The week will see another packed calendar for markets.
Participants will most likely be glued to Washington’s developments as we enter the home stretch to the November 3 US Presidential election.
But just as concerning is the rising number of coronavirus cases, and further restrictions being imposed will continue to dominate attention in the background. And for concerns well beyond oil markets, it is significant to watch for additional mobility restrictions near-term as those could be a real wet blanket for stocks.
Markets are struggling for traction out of the gates this morning on familiar themes. The US stimulus stalemate is now getting amplified through concerns about rising virus cases that could ultimately result in more stringent mobility restrictions and could even force additional business closure, which will most certainly put the economic recovery on the back foot into year-end.
Intraday index choppiness last week was testimony to heightened investor nervousness.
This morning’s jittery sell-off looks like a directional case of the Covid-10 headline Monday blues. And with nary a stimulus balloon in the sight finder to help ease the fall, it could be the start of yet another choppy week before next week’s US elections compounded by the lack of liquidity as more and more investors will be inclined to move to the sidelines.
Not to mention just how long will the Biden stimulus dividend hold up until investors start to return focus on corporate tax hikes and the real dividend worry, the Democrat increase in capital gains taxes, which is the ultimate one trillion-dollar question stock markets will face.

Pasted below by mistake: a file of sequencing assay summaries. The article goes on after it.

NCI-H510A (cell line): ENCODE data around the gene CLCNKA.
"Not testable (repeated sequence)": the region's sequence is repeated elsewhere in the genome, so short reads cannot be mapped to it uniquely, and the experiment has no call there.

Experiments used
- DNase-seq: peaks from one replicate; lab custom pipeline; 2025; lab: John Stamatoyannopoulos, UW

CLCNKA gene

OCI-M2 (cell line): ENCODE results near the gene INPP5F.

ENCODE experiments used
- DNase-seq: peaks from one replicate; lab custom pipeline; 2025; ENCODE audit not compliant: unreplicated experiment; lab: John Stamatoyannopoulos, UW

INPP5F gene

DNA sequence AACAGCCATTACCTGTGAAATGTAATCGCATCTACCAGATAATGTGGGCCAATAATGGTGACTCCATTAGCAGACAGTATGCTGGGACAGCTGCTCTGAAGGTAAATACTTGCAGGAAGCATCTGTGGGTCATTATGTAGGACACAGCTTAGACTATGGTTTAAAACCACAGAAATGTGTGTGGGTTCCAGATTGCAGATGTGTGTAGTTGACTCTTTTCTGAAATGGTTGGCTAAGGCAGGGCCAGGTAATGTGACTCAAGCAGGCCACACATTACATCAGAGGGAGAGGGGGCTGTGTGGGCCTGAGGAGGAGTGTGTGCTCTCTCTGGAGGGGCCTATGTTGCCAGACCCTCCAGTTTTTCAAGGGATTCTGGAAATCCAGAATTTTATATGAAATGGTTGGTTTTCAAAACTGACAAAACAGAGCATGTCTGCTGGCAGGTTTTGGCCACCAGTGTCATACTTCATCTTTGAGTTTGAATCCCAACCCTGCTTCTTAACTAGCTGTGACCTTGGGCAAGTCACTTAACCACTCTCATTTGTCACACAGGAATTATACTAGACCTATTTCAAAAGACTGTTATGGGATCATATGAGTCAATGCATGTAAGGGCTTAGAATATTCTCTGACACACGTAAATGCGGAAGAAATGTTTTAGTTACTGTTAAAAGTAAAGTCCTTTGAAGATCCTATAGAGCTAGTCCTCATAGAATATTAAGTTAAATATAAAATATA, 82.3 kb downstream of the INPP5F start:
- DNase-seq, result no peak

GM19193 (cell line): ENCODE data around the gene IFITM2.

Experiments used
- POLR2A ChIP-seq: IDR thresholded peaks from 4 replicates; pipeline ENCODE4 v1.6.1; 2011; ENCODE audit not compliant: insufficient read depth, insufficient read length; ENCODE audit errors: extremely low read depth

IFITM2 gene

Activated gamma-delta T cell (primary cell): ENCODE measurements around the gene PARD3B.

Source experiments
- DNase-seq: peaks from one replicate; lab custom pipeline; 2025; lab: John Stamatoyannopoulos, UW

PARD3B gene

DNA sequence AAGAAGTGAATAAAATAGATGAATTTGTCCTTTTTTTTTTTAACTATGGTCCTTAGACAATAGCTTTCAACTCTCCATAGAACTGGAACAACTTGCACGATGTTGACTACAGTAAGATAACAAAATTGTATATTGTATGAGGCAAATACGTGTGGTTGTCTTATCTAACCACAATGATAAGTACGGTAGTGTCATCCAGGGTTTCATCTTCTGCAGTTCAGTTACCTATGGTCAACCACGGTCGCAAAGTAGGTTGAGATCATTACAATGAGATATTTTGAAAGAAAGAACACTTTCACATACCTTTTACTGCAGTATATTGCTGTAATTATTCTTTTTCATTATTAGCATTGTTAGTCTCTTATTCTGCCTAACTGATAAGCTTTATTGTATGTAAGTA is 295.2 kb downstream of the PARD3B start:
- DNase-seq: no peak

Once the Monday morning blues lift and we head for turn around Tuesday, stimulus and reflationary price action could provide a floor on stocks. The reopening basket remains in buy mode despite rising Covid-19 cases and hospitalizations, suggesting that vaccine hopes are still a big market driver.
Ultimately, it’s the systematic Cyclical bid that should offer support on the Blue Wave stimulus impulse’s hope.
China’s Community Party Plenum kicks off
China’s Yuan will be in the spotlight on Monday as the Communist Party Plenum kicks off today. China’s top lawmakers will meet in Beijing amid expectations it will provide a roadmap for the economy’s development for the next 15 years amid policy to further internationalize the Yuan to attract more capital market inflows. (How big of an event is this ?)
Oil has extended Friday’s decline this morning given the gnarly combination of surging virus cases and the stimulus impasse. At this stage of the demand cycle recovery, that is probably the most toxic elixir for the oil markets to kick off the week.
When you view the oil market through the Covid-19 microscope, the risk becomes so very real and enormous.
Oil prices ended last week on a down note after Libya lifted its force majeure on exports from the ports of Es Sider and Ras Lanuf, adding that output would reach 800,000 barrels per day (bpd) within two weeks and 1 million bpd in four weeks.